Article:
This is called First Commencement Rule.

Section 22 And 23 are complementary to each other . While Section 22 permits the defendants to apply for a transfer , Sec -23 specifies the court to which the application should be made.

It is found in Sections 22 to 25 of the Code and those provisions are exhaustive in nature. Whereas Sections 22, 24 and 25 deal with power of transfer, Section 23 merely provides forum and specifies the Court in which an application for transfer may be made. Section 23 is not a substantive provision vesting power in a particular Court to order transfer.

 

 

Durgesh Sharma vs Jayshree , 2008

Supreme Court of India In the case of Durgesh Sharma vs Jayshree face with issue of  transfer of suit from one High Court to other High Court

A short but interesting question of law has been raised before this Court in the present appeal as to the power, authority and jurisdiction to transfer suits/appeals/other proceedings by a High Court from one Court subordinate to it to another Court subordinate to another High Court.

Facts of the Case.

The applicant Durgesh Sharma is the husband of the respondent Smt. Jayshree Sharma. Marriage of the parties was solemnized at Malegaon, District Nasik in the State of Maharashtra on May 16, 1989.

The appellant-husband served a notice through his advocate to the respondent-wife on September 22, 2004 to join him to which a reply was sent by the wife through her counsel on October 08, 2004 wherein false allegations have been levelled against the husband which clearly went to show that she was not prepared to stay with the husband.

Since the respondent-wife did not return matrimonial home, the appellant-husband instituted a petition under Section 13 of the Hindu Marriage Act, 1955 (hereinafter referred to as `the Act’) on October 27, 2004 in the Family Court at Ujjain which was registered as HMA Petition No. 164A of 2004 for dissolution of marriage on the grounds of (i) desertion; and (ii) cruelty. The appellant husband has stated in the petition that both the parties lastly lived together at Ujjain as husband and wife. Ujjain Court has, therefore, jurisdiction to entertain, try and decide the petition.

She also stated that she was staying at Malegaon, District Nasik in Maharashtra which was at a distance of about 400 kms. from the city of Ujjain. Parents of the respondent- wife were very old. Business of her father was closed

Facts of the Case.

She also contended that Ujjain Court had no jurisdiction to entertain, try and decide the petition. A prayer was, therefore, made to dismiss HMA with costs.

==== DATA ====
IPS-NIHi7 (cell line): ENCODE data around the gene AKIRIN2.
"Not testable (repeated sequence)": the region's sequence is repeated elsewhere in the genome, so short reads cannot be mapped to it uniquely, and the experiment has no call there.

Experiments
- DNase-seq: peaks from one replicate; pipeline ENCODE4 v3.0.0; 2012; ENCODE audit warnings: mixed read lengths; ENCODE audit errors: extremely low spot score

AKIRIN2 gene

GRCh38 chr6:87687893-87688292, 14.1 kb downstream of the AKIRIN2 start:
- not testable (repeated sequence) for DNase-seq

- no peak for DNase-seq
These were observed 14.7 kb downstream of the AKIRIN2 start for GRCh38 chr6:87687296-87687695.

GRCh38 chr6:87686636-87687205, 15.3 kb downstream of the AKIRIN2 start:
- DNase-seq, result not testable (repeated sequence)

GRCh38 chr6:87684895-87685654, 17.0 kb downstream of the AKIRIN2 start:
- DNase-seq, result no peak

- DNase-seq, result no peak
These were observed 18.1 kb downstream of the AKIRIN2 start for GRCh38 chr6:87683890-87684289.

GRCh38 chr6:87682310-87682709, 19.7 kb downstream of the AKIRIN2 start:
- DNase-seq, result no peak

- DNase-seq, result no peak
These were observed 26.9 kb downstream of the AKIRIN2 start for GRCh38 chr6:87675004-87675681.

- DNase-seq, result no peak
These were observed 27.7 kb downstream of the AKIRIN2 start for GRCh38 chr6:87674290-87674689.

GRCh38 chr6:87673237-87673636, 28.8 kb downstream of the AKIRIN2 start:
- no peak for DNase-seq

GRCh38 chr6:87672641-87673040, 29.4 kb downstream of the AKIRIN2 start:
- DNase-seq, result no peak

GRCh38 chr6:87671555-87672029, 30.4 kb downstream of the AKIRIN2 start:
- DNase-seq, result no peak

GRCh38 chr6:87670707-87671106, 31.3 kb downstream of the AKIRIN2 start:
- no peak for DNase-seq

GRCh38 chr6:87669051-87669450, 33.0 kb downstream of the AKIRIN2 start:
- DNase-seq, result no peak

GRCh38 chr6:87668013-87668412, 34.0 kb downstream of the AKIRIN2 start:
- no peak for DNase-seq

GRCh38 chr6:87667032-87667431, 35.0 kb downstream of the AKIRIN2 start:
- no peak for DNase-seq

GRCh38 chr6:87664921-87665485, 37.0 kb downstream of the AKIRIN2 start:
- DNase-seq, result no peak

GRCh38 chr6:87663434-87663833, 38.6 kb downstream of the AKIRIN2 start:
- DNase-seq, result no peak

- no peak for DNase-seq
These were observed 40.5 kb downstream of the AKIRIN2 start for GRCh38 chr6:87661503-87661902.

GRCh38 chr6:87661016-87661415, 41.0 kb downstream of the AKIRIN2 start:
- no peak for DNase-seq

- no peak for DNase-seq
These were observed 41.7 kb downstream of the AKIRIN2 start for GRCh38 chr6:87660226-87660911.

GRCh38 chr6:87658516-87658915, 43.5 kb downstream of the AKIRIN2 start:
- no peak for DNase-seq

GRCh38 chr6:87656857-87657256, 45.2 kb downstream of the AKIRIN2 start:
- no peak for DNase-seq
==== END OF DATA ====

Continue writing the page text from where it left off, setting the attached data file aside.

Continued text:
It may be stated that the respondent- wife also filed an application under Section 9 of the Act for restitution of conjugal rights in the Court of Civil Judge, Senior Division, Malegaon being HMP No. 42 of 2005 on March 23, 2005.

Immediately thereafter, the wife preferred an application under Section 23 of the Code of Civil Procedure, 1908 (hereinafter referred to as `the Code’) in the High Court of Madhya Pradesh (Indore Bench) for transfer of Ujjain case instituted by the husband being HMA Petition No. 164A of 2004 titled Durgesh Sharma v. Smt. Jayshree Sharma pending in the Family Court at Ujjain to a Court of competent jurisdiction at Malegaon, District Nasik in the State of Maharashtra.

High Court’s Order

The High Court vide the impugned order dated January 25, 2007 allowed the application and transferred HMA 164A of 2004 pending the Family Court, Ujjain to a competent Court at Malegaon through District Judge, Nasik. It is this order which is challenged in the present appeal.

Supreme Court Decision

Since in our considered view, Section 23 is merely a procedural provision, no order of transfer can be made under the said provision. If the case is covered by Section 25 of the Code, it is only that section which will apply for both the purposes, namely, for the purpose of making application and also for the purpose of effecting transfer. On the contrary, reading of sub-section (3) of Section 23 of the Code in the manner suggested by the learned counsel for the respondent-wife would result in allowing inroad and encroachment on the power of this Court not intended by Parliament. Section 23, therefore, in our considered view, must be read subject to Section 25 of the Code. The decisions taking a contrary view do not lay down correct law. We, therefore, overrule them. Even if such power was with a High Court earlier, it stood withdrawn with effect from January 01, 1977 in view of Section 25 of the Code as amended by Code of Civil Procedure (Amendment) Act, 1976.

Governing factor as to rule to transfer of an application under Sections 22 & 23.

1.Balance of convenience is a factor to be look into.

1. Prior notice to the parties i.e. served notice to the parties and it is based on principle of natural justice.